Jamie Davidson is a Sydney father of two cricket-mad kids - yet he'd rather listen to three hours of Ian Chappell's 1960s anecdotes than attend a one-day international.

Davidson is exactly the sort of bloke Brett Lee had in mind this week when he declared the Australian cricketing public was being ripped off at the ODI turnstiles.

Lee told cricket authorities they could not expect families to dole out $200-plus to watch teams stripped of their best players due to rotation, alleged exhaustion or curious youth policies that discriminate against some while ignoring other birth certificates.

And that's even before we take the scalpel to a format of the game that has shown signs of rigor mortis in recent years, caught in no man's land between the history and tradition of Test cricket and the frenetic party atmosphere of a T20 match.

Lee reckons a family of four 'wouldn't get much change from $200' after attending a ODI.

So let's do the sums.

The cheapest family pass we can find for the Australia-Sri Lanka clash at the SCG on January 20 is $123.

Parking will cost a further $20 and then there's food and drink.

Given beverage prices are expensive, Lee's $200 figure is pretty much on the money.

So is his assertion that punters want to see the strongest possible line-up every time an Australian team takes the field.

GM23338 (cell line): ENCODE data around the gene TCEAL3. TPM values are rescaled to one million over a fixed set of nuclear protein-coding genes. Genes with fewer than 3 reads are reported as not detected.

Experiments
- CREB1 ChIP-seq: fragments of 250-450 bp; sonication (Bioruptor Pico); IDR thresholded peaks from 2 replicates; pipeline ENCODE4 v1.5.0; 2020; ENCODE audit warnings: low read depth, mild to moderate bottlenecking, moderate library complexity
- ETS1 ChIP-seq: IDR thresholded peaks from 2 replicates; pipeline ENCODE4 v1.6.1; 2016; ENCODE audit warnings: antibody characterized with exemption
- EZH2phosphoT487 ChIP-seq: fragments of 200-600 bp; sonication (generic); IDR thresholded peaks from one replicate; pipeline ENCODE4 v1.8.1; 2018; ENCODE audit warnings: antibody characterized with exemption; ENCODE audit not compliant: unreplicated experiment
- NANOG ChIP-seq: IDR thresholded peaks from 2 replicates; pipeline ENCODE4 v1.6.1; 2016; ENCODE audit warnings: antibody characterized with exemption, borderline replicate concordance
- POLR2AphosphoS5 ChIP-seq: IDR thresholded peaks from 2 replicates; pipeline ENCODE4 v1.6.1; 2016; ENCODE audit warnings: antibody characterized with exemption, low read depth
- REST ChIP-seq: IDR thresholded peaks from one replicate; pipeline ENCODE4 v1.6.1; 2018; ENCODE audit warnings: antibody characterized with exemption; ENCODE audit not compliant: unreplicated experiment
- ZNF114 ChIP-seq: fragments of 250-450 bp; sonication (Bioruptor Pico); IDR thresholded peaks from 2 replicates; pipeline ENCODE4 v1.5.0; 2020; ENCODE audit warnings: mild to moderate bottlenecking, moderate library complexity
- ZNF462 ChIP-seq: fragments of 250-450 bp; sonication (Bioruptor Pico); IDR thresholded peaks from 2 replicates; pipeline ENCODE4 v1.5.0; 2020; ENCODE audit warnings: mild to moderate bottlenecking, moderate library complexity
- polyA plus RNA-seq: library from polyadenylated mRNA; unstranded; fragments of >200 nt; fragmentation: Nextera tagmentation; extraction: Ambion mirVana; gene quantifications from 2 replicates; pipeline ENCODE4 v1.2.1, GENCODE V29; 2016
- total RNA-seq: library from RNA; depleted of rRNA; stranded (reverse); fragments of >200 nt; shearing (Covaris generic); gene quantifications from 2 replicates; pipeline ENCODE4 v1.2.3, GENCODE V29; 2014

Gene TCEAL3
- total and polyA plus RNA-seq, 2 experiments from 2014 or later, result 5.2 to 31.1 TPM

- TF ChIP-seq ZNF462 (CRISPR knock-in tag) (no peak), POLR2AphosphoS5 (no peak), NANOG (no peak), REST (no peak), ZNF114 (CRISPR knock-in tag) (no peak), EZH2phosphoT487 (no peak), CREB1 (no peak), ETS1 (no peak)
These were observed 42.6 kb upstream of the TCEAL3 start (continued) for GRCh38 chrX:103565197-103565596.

"Brett Lee is dead right. It's like forking out $500 for a Rolling Stone tickets and then being told Mick Jagger and Keith Richards are having the night off," Davidson told ''Sportal''.

"Why would I fork out around $200 to watch a second string side knock the ball down to long off for eight hours?

"Most families have a discretionary sports spend and they are going to look at value for money and entertainment.

"A T20 match makes a lot more sense from a value point of view and you are guaranteed of some big hitting and usually a close finish and it's all over in three hours.

"I don't think cricket can sustain all three forms of the game and there won't be too many tears if the 50-over game is the one to go."

It's a sobering thought for those charged with the job of selling tickets and pumping up interest in the 2015 World Cup, to be co-hosted by Australia and New Zealand.


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